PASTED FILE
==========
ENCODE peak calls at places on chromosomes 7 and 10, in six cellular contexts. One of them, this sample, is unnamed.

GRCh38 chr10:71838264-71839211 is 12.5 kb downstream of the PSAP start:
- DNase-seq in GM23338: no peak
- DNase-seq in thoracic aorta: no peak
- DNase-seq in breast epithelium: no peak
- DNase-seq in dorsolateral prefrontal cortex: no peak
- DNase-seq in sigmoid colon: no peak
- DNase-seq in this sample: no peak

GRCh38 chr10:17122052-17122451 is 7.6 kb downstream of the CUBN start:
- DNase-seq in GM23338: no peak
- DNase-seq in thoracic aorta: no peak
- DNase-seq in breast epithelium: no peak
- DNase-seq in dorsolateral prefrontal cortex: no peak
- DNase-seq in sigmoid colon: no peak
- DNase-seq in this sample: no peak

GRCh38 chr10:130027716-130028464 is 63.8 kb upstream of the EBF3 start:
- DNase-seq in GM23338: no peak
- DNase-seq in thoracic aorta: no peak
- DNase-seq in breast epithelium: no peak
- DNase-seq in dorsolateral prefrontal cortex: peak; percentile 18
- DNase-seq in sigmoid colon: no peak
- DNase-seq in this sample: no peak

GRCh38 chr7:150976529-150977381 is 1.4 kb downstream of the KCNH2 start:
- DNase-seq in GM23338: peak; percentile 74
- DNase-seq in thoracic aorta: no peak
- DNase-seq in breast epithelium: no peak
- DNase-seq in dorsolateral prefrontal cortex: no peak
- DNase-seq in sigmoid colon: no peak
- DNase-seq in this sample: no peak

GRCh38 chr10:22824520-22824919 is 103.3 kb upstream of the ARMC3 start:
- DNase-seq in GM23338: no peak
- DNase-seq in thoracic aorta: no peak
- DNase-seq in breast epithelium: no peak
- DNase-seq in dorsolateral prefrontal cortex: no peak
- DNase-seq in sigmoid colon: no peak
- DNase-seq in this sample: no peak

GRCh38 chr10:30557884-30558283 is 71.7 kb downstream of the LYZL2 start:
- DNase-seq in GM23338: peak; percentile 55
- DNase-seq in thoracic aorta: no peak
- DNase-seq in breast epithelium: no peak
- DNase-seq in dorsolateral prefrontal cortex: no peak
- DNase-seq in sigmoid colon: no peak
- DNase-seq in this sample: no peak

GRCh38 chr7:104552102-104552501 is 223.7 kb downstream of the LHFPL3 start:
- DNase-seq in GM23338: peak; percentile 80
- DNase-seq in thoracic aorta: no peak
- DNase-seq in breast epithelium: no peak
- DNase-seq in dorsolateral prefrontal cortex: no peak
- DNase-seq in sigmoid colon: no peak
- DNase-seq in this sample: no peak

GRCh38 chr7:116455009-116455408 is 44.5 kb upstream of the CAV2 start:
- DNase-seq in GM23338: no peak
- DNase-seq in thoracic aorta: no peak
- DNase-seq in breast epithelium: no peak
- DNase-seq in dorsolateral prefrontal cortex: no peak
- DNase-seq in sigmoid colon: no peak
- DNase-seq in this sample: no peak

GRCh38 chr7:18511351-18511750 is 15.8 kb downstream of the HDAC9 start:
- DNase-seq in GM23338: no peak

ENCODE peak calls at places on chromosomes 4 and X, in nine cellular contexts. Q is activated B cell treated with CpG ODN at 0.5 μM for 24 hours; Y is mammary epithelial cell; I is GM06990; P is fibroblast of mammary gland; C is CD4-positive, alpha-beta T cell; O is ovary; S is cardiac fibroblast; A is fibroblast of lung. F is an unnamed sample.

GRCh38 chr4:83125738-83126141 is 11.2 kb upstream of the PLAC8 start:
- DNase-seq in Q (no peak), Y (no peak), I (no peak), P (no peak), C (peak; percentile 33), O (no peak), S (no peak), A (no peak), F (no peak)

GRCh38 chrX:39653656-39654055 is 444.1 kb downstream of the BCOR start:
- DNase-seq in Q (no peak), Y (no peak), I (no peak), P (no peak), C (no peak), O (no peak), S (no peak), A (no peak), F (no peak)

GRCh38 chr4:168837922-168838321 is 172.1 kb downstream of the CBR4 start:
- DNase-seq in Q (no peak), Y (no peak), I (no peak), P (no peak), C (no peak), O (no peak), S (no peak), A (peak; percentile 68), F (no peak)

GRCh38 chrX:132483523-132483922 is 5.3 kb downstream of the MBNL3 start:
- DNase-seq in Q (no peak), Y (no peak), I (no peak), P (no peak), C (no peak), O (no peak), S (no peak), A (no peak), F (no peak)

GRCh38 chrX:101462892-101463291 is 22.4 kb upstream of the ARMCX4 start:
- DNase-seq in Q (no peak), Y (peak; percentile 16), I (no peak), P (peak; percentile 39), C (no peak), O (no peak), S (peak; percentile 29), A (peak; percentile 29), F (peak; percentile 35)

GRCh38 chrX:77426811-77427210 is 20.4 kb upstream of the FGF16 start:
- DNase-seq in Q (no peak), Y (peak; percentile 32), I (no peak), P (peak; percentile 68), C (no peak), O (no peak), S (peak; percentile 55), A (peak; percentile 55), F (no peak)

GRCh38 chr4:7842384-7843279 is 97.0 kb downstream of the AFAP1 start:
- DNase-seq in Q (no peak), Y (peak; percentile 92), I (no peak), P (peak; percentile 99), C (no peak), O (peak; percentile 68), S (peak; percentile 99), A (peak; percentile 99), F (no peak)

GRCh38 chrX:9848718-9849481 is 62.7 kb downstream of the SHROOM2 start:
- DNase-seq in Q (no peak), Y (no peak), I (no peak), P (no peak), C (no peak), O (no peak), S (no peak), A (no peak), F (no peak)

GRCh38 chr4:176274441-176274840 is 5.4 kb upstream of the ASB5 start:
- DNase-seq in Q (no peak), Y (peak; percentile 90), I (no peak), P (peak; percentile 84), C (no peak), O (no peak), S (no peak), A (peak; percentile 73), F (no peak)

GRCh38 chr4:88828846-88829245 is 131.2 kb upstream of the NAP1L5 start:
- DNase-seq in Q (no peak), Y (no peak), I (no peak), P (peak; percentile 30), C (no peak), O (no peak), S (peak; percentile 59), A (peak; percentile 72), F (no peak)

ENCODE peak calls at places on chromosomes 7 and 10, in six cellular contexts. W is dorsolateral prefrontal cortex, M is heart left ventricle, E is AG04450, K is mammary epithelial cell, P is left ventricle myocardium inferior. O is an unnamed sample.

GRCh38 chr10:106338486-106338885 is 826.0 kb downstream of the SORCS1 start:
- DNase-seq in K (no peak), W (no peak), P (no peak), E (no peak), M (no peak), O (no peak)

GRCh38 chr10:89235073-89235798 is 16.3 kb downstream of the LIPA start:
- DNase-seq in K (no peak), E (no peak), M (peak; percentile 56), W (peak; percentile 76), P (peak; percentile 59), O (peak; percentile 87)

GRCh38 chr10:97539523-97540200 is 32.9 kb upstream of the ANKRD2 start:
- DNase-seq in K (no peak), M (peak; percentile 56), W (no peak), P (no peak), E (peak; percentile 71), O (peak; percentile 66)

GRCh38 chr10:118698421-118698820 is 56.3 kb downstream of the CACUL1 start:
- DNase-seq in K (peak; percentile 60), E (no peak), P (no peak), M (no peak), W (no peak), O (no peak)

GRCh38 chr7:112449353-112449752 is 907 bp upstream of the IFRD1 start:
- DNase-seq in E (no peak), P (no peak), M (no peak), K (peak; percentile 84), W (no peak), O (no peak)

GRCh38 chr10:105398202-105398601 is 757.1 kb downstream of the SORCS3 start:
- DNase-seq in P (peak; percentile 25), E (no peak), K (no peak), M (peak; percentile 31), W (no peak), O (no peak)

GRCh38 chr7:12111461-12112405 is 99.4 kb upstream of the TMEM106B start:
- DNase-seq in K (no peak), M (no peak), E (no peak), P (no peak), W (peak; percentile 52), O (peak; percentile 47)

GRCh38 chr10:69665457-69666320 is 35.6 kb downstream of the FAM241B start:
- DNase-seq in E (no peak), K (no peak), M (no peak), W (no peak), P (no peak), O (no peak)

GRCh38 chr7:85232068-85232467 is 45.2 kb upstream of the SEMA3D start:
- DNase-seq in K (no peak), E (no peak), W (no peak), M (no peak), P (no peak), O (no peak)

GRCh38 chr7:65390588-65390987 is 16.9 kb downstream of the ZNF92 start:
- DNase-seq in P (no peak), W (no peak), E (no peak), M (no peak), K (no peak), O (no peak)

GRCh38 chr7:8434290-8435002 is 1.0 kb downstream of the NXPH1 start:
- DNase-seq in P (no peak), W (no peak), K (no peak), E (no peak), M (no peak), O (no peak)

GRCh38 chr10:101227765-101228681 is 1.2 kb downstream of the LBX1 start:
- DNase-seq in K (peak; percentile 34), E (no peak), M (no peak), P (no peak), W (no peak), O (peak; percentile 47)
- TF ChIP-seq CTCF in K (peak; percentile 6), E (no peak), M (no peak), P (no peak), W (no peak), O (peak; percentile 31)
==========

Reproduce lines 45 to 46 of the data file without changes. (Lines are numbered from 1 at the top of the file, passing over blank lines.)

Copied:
- DNase-seq in GM23338: peak; percentile 80
- DNase-seq in thoracic aorta: no peak